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Papers: 20 Jan 2024 - 26 Jan 2024

2024 Jan 17

Curr Med Chem


Current Understanding of Androgen Signaling in Prostatitis and its Treatment: A Review.


Cabeza M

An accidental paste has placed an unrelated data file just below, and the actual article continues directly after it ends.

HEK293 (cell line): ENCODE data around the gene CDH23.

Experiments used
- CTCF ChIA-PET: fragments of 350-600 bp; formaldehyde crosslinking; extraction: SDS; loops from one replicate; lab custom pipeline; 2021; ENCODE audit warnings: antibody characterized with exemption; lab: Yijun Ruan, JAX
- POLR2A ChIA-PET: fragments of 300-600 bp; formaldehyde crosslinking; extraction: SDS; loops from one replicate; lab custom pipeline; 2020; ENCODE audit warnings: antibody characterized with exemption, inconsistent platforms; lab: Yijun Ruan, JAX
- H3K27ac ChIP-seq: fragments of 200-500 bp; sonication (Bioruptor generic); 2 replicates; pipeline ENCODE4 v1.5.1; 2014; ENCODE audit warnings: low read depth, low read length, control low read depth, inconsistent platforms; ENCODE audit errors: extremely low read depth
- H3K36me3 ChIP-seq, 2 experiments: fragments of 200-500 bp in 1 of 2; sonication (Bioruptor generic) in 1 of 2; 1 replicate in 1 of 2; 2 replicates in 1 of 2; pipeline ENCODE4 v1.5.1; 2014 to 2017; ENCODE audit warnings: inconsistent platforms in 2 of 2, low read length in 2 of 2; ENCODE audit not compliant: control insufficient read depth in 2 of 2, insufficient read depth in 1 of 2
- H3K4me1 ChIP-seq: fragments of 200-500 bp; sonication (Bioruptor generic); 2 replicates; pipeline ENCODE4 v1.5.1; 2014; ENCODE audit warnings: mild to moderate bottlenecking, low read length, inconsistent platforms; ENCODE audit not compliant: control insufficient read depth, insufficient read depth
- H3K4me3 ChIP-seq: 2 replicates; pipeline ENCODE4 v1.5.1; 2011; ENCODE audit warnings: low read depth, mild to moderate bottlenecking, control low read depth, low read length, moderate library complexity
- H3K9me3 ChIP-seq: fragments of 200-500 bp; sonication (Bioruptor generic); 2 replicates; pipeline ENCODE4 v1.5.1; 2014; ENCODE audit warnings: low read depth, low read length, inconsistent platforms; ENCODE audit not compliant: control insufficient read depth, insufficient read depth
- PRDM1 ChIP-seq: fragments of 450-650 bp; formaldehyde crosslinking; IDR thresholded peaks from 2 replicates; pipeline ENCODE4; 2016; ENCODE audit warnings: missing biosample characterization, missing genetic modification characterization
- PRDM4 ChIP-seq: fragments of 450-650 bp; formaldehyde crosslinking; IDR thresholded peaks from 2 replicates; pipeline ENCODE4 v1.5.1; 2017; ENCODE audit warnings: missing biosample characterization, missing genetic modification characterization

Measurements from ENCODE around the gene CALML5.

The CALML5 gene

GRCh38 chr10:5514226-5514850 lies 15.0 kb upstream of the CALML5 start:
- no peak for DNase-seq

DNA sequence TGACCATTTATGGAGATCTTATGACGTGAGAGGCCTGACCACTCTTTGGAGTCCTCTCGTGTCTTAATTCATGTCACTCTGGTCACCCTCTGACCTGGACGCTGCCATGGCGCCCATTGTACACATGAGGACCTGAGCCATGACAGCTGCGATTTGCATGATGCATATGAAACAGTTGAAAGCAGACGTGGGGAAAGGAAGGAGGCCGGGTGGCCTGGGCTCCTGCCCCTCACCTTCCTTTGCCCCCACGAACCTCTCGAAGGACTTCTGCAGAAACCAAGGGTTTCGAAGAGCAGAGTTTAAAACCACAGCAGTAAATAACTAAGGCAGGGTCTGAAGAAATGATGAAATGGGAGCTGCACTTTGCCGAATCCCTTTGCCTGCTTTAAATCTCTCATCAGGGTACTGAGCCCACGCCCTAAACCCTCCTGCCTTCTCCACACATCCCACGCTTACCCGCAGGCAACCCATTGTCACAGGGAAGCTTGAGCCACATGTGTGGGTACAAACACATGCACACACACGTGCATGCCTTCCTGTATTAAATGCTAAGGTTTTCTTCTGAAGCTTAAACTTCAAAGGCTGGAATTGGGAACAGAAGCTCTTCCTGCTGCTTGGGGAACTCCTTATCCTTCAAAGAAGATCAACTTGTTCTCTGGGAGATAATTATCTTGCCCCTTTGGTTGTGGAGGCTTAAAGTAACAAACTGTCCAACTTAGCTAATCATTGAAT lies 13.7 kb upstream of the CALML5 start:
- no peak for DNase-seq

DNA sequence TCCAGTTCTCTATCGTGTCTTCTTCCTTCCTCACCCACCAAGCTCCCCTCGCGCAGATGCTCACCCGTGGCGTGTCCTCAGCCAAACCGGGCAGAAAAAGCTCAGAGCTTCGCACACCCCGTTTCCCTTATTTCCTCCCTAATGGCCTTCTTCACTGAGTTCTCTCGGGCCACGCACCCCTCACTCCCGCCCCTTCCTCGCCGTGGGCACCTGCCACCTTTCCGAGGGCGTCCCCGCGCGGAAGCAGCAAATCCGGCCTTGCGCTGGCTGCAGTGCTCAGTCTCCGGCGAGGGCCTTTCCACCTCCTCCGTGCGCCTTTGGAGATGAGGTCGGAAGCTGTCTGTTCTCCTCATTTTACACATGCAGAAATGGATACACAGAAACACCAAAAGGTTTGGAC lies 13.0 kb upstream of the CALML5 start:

Chronic prostatitis is a highly prevalent condition that significantly impacts the quality of life and fertility of men. Because of its heterogeneous nature, there is no definitive treatment, which requires ongoing research into its etiology. Additionally, the association between prostatitis and an elevated risk of prostate cancer highlights the importance of comprehending androgen involvement in prostatitis. This paper examines the current understanding of androgen signaling in prostatitis and explores contemporary therapeutic approaches. We reviewed Medline articles comprehensively, using keywords such as nonbacterial prostatitis, prostatitis infertility, androgen role in prostatitis, and chronic pelvic pain. Several cellular targets are linked to androgen signaling. Notably, the major tyrosine phosphatase activity (cPAcP) in normal human prostate is influenced by androgen signaling, and its serum levels inversely correlate with prostate cancer progression. Androgens also regulate membrane-associated zinc and pyruvate transporters transduction in prostate cells, suggesting promising avenues for novel drug development aimed at inhibiting these molecules to reduce cancer tumor growth. Various therapies for prostatitis have been evaluated, including antibiotics, anti-inflammatory medications (including bioflavonoids), neuromodulators, alpha-blockers, 5α-reductase inhibitors, and androgen receptor antagonists. These therapies have demonstrated varying degrees of success in ameliorating symptoms. In conclusion, aging decreases circulating T and intraprostatic DHT, altering the proper functioning of the prostate, reducing the ability of androgens to maintain normal Zn2+ levels, and diminishing the secretion of citrate, PAcP, and other proteins into the prostatic fluid. The Zn2+-transporter decreases or is absent in prostate cancer, so the pyruvate transporter activates. Consequently, the cell ATP increases, inducing tumor growth.